Thursday, 23 November 2017

Wadjda (2012)

Just in case you didn't notice, Thursday is that day of the week I review foreign language movies, and since it's still Girl Week around here, I went with Wadjda, a Saudi Arabian drama directed by a woman. 

One day, after losing a race against her friend Abdullah (Abdullrahman Al Gohani), a boy she shouldn't be playing with, 10-year-old Wadjda (Waad Mohammed) sees a beautiful green bicycle. She wants it desperately so that she can beat Abdullah but her mother (Reem Abdullah) won't allow it because bicycles aren't toys for girls. So she tries to raise the money herself and when her attempt fails, she signs on for her school's Koran recitation competition to win the large cash prize for first place.

Thursday Movie Picks: Origin Movies


Welcome back to Thursday Movie Picks, the weekly series hosted by Wandering Through the Shelves. Each week we, those who join, have to pick three to five films to fit the theme. This is origin movies week and since it's also Girl Week 2017, a series hosted by Dell on Movies from November 20 to November 26, I combined the two and picked three origin stories of female characters. Unfortunately, I couldn't find a third good film so I had to settle for a terrible one.

Wednesday, 22 November 2017

Girl Week 2017: My Favourite Female Performances of 2017


Hello peeps. I'm back with another entry for Girl Week 2017, the blogathon hosted by Dell at Dell on Movies that's all about girls. On Monday I talked out my mom and I's favourite mothers in movies (apparently I was/wasn't off topic), today I'm talking about those ladies who stole my heart with their performances.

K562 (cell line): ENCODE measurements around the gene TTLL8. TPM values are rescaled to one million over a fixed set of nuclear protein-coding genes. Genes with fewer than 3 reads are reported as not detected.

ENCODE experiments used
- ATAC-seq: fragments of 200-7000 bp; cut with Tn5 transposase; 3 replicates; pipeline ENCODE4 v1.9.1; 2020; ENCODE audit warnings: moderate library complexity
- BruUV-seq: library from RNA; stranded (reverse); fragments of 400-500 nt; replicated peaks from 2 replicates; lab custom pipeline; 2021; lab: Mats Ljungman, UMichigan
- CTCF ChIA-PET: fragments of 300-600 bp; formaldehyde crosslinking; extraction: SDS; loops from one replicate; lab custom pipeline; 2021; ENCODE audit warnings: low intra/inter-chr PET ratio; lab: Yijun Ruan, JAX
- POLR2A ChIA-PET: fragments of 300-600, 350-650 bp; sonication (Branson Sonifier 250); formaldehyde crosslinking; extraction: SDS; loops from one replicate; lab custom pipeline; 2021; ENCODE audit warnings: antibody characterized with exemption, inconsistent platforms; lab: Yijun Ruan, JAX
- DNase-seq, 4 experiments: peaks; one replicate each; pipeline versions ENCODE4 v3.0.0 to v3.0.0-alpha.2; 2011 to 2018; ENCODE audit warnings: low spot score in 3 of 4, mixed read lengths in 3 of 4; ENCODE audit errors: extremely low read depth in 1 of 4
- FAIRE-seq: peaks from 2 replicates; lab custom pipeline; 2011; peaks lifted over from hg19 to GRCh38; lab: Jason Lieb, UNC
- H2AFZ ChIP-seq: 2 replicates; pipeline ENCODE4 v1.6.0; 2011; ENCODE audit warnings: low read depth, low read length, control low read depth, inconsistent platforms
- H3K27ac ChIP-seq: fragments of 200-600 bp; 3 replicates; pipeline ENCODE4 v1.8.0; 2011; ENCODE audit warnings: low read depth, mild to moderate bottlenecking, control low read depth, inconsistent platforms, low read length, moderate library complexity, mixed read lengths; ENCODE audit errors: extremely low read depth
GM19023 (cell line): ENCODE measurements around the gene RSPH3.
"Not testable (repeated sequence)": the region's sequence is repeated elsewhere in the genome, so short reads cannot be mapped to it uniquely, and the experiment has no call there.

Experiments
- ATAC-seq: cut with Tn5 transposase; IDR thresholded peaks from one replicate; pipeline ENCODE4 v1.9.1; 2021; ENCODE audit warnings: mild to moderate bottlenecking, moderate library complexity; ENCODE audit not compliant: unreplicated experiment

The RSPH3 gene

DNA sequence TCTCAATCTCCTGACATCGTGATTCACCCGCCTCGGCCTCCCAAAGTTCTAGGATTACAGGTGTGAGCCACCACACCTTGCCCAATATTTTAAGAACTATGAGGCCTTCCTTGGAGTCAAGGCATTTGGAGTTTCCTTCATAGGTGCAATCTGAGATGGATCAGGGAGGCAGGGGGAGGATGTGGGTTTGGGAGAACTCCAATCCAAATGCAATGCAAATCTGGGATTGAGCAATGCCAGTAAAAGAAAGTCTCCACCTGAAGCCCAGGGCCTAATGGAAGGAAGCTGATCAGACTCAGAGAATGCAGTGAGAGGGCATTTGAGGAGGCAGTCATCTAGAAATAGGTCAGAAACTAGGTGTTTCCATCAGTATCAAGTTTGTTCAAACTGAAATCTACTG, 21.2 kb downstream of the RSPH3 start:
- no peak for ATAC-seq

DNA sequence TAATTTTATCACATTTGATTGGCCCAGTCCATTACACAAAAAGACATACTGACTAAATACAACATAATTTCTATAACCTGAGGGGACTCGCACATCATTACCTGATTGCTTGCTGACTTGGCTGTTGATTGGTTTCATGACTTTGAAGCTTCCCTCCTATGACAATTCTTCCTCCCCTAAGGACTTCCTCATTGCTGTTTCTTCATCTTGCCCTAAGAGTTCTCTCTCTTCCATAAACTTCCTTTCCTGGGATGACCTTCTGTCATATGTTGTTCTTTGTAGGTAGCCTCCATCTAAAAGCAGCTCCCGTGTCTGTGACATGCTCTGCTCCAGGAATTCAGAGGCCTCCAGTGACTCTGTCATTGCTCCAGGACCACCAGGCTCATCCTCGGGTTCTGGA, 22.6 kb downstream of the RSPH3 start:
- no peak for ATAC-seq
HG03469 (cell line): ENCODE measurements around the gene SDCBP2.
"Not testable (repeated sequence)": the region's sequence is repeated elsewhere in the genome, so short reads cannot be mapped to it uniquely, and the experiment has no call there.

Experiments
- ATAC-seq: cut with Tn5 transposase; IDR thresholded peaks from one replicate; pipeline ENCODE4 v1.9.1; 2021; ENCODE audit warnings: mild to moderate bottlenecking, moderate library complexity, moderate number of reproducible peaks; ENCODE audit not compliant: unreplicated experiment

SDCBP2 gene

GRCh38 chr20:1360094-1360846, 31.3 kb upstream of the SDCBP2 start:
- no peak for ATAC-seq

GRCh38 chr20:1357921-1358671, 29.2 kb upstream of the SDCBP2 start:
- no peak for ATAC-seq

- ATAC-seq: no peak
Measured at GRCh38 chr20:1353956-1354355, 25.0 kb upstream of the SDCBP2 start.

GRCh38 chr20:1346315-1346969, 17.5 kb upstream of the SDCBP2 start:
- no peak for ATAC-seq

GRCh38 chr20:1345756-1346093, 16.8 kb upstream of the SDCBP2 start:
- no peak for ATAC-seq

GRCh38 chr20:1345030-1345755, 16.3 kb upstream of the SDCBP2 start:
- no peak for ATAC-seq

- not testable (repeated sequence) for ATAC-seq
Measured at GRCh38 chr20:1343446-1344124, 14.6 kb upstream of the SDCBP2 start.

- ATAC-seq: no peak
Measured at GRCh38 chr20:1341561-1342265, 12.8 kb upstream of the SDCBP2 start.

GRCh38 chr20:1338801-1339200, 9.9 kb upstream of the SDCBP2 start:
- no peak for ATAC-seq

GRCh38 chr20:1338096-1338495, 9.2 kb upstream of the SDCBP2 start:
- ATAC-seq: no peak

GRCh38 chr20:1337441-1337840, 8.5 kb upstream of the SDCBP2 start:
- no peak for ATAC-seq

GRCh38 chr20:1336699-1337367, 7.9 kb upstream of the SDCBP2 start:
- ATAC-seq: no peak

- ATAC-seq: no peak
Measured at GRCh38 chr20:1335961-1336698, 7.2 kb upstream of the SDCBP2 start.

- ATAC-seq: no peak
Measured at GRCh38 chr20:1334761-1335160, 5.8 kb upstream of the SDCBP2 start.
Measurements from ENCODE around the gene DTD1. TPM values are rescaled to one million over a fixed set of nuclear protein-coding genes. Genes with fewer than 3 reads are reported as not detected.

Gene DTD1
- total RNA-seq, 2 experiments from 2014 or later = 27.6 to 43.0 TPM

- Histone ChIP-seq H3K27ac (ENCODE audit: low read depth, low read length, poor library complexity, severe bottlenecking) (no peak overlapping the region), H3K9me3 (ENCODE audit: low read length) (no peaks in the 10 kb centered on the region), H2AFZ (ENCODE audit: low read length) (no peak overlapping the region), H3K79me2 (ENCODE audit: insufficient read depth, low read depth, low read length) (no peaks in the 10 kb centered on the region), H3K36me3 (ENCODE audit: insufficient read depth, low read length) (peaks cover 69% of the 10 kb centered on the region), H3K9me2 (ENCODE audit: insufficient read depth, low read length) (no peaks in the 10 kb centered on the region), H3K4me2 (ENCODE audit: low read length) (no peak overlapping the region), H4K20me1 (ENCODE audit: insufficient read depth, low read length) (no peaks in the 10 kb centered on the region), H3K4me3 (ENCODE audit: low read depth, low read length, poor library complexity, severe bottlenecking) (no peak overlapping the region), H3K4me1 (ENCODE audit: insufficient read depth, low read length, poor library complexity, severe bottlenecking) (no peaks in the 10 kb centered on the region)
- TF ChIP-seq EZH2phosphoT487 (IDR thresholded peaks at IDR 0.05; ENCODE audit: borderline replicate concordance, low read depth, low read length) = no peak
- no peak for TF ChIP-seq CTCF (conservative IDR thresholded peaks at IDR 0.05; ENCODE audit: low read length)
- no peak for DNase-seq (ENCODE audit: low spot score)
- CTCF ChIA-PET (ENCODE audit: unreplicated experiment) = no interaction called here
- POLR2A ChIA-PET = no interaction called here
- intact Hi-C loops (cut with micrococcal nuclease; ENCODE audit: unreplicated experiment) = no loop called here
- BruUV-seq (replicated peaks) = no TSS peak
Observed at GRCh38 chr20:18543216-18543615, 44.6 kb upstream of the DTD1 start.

20th Century Women (2016)

20th Century Women is another of those movies I added on my watchlist and pretty much forgot about it. Some days ago it was mentioned on Twitter multiple times as one of the best coming-of-age of this decade so I took advantage of Girl Week to watch it.

Set at the end of the 1970's in Santa Monica, the story mainly focuses Dorothea (Anne Bening), a middle-aged progressive divorcée who is raising her teenage son Jamie (Lucas Jade Zumann). She is concerned that she may be too old and out of touch with the modern world to raise him adequately so she asks for the help of two women, Abbie (Greta Gerwig), a photographer who rented one of Dorothea's rooms, and Julie (Elle Fanning), Jamie's best friend.